Tuesday, December 6, 2011

How Far Away Is Intelligent Life In the Universe?

Artistic imagining of Kepler-22b
Credit: Reuters/NASA/JPL-Cal Tech
Scientists announced the discovery this week of Kepler-22b, the most Earth-like planet ever detected.

Kepler-22b is similar in size to the Earth (astronomically speaking at least) and it orbits a sun-like star from what is considered to be a habitable distance, an indication that temperatures are likely neither boiling hot nor tundra cold on the planet's surface.

To sustain life in the way that we have done on earth, a planet must be in the "habitable zone," with a climate that allows for the existence of liquid water on the planet's surface. Kepler-22b meets the habitable distance criteria, and if it were found to have a surface and atmosphere similar to ours, scientists estimate temperatures in the comfortable 70 degree range.

This is all very exciting for scientists and for the fervent "I want to believe" community. I don't belong to either of those groups (although I am more likely to join SETI to listen for aliens than I am to become a scientist at this point in my life), but the discovery of Kepler-22b peaked my imagination and I decided to have a little fun with it.

Primordial Soup
(artist rendering not an actual photo)
If we take the little science we know about Kepler-22b a couple of steps further, it's fair to say that the planet could meet all of our habitable criteria. Then, let's assume that biological evolution in Kepler-22b's primordial soup has occurred on a parallel track to the way science theorizes that it happened on Earth. Depending on where Kepler falls on the evolutionary timeline, there could already be humanesque life on the planet, albeit possibly only Cro-Magnon types, or perhaps advanced far beyond us.

Working from the assumption that intelligent life might well have evolved on Kepler-22b (or whatever the Keplerians call their planet), and being a naturally gregarious and sociable type, my next logical question was - how long would it take us to get there to say hello?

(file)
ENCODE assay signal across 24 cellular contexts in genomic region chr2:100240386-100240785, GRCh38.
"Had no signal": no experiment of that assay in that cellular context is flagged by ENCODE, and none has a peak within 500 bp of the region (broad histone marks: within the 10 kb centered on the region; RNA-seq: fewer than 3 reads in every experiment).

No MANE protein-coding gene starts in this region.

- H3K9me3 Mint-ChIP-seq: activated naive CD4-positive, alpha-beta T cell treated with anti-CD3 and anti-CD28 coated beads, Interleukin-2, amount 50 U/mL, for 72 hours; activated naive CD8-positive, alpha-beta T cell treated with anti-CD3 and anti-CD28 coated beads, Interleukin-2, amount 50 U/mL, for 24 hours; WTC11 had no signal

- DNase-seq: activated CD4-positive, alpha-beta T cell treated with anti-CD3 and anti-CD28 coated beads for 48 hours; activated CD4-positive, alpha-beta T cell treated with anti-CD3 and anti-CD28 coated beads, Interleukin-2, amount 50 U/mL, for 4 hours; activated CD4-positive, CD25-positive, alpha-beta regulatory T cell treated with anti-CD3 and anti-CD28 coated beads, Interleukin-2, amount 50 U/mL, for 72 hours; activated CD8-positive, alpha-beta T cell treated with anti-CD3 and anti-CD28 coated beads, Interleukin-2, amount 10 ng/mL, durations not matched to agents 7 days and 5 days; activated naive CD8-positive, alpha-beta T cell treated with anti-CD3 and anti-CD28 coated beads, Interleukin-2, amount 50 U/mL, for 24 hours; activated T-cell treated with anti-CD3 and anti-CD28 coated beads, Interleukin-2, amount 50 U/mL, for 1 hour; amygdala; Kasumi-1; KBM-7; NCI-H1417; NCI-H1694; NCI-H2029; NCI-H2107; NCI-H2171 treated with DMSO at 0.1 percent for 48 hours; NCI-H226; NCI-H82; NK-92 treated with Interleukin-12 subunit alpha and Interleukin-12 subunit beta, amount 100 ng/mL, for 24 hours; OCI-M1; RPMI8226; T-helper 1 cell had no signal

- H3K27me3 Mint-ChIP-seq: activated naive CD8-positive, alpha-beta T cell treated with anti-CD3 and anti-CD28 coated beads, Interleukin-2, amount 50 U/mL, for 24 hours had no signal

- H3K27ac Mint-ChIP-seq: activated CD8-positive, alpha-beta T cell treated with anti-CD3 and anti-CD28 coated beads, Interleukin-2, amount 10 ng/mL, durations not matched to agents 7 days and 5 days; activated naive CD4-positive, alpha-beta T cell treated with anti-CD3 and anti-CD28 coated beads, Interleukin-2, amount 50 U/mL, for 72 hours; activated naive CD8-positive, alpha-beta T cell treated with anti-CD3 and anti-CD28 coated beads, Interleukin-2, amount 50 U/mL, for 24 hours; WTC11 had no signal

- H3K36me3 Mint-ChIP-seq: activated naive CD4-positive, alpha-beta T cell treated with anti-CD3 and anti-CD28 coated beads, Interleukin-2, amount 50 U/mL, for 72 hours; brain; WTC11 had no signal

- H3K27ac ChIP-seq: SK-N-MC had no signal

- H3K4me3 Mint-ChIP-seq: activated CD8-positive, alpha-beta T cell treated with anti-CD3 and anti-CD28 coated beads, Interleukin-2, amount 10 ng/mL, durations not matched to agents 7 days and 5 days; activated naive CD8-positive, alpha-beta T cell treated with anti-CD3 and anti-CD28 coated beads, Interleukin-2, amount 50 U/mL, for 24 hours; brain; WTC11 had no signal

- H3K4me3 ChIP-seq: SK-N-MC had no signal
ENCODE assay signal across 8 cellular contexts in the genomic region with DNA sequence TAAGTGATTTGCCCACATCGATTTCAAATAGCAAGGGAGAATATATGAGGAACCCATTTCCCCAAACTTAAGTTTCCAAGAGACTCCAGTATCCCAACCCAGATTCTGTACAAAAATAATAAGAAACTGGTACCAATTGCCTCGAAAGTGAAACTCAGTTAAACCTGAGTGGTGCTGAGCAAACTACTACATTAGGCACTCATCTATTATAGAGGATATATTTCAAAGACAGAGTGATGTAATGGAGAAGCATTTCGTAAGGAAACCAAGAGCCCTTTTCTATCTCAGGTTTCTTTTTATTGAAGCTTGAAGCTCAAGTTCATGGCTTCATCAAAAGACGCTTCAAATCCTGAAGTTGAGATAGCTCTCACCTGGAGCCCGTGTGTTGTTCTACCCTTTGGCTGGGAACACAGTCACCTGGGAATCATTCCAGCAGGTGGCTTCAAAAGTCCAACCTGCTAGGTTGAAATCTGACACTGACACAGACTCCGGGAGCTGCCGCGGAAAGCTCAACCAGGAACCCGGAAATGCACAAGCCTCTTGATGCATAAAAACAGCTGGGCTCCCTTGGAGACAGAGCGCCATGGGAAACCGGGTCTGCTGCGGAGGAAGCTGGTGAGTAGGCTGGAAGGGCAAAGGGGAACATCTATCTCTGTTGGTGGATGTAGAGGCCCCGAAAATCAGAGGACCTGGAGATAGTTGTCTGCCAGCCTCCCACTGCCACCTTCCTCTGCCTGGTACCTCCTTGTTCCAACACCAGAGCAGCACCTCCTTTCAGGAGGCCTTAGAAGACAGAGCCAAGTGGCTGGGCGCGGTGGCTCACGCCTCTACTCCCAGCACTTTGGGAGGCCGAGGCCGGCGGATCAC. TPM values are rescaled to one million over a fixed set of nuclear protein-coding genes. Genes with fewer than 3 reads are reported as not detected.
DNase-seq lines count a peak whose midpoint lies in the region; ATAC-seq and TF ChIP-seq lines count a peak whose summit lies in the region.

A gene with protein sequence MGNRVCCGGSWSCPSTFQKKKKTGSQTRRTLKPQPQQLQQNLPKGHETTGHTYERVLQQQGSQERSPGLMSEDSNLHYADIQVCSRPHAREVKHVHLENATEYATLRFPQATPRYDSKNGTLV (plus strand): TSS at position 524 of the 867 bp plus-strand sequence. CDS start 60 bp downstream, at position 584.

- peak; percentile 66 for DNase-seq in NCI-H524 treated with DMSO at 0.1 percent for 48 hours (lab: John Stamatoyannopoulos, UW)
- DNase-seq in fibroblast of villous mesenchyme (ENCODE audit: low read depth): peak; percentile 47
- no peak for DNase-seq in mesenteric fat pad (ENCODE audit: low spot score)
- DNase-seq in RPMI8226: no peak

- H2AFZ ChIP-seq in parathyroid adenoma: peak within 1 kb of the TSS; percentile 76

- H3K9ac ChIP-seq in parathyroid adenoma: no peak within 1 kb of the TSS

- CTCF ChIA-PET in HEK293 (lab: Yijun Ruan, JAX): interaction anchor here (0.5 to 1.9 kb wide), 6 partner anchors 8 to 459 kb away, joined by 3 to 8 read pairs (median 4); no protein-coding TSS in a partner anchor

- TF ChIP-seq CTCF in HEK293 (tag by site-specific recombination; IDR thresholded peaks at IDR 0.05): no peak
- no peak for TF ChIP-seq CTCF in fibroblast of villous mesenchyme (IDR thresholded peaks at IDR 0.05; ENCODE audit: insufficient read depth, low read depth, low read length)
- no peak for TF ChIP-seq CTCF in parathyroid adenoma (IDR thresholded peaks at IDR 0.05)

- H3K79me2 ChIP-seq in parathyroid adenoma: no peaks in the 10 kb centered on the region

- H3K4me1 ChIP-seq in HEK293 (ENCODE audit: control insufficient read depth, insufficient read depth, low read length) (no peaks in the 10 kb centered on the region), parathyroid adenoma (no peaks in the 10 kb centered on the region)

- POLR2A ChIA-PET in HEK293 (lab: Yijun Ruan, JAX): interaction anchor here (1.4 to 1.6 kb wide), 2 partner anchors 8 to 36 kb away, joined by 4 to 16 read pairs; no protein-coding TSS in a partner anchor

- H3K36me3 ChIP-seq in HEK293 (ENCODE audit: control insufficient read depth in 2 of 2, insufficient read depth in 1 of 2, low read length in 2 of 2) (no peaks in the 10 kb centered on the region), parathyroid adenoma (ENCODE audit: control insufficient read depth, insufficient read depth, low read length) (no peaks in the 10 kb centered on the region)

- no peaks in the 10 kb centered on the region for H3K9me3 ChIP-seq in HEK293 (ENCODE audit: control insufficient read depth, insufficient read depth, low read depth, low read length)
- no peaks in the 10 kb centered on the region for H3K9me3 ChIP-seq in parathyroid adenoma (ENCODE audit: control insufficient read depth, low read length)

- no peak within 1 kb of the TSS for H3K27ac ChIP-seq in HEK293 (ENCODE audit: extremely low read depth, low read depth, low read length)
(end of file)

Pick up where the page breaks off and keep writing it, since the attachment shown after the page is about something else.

Kepler-22b is an estimated 600 light years away. That means if we could travel as fast as a beam of light, it would take about 600 years. So, I researched our current fastest spacecraft to see how close we were getting to that kind of speed. What I found was a bit discouraging.

The New Horizons robotic spacecraft holds the record for the fastest speed in exiting the Earth's atmosphere at about 36,000 mph. This is damned impressive (see the video below if you don't believe me), but it's pretty slow out of the starting gate compared to the speed of light.

I believed there had to be a quicker way to travel through space once you get up there, and it turns out I was correct. Helios 1 and 2, a pair of probes that were launched in the 1970s to orbit the sun, hold the record for actual interstellar speed of a spacecraft with a maximum velocity estimated at 157,000 mph. Now, we're getting somewhere. Or so I thought.

The speed of light is 186,000 miles per second. So, even if we round the speed of the Helios spacecraft up to 187,000 miles per hour, those vehicles are still only moving at 1/3600 the speed of light. As I said, I'm no scientist, but that's probably not going to cut it.

I've taken a few liberties with various branches of science (not to mention reality) to get us this far, so stay with me.

Let's just pretend that we have a vehicle that can transport us to Kepler-22b at the speed of light. Now, it will only take us six hundred years to get there. Of course, none of us are persons from the Old Testament who live to be 900 years old, so even if we started the trip in our fancy new "light mobile," it would be our progeny, not us, who would actually finish the journey and reach Kepler-22b.

I did the math, and for someone my age who spawned a lineage of children who each had their own child at age thirty, it would be the great-grandchild's great-grandchild's great grand-child (six times over in total) who would actually reach Kepler-22b and find out if intelligent life existed there. That would happen around the year 2555, and the lucky offspring who made it would be sixty years-old.

Of course, none of this is likely (or scientifically valid in any way), but in a vast and infinite universe of possibilities, it could happen, right? At any rate, I now have the answer to the title question of this post ("how far away is intelligent life in the universe") - even under the most ideal circumstances, and in a world where everything I've assumed in this article is true, intelligent life is really, really, really far away.

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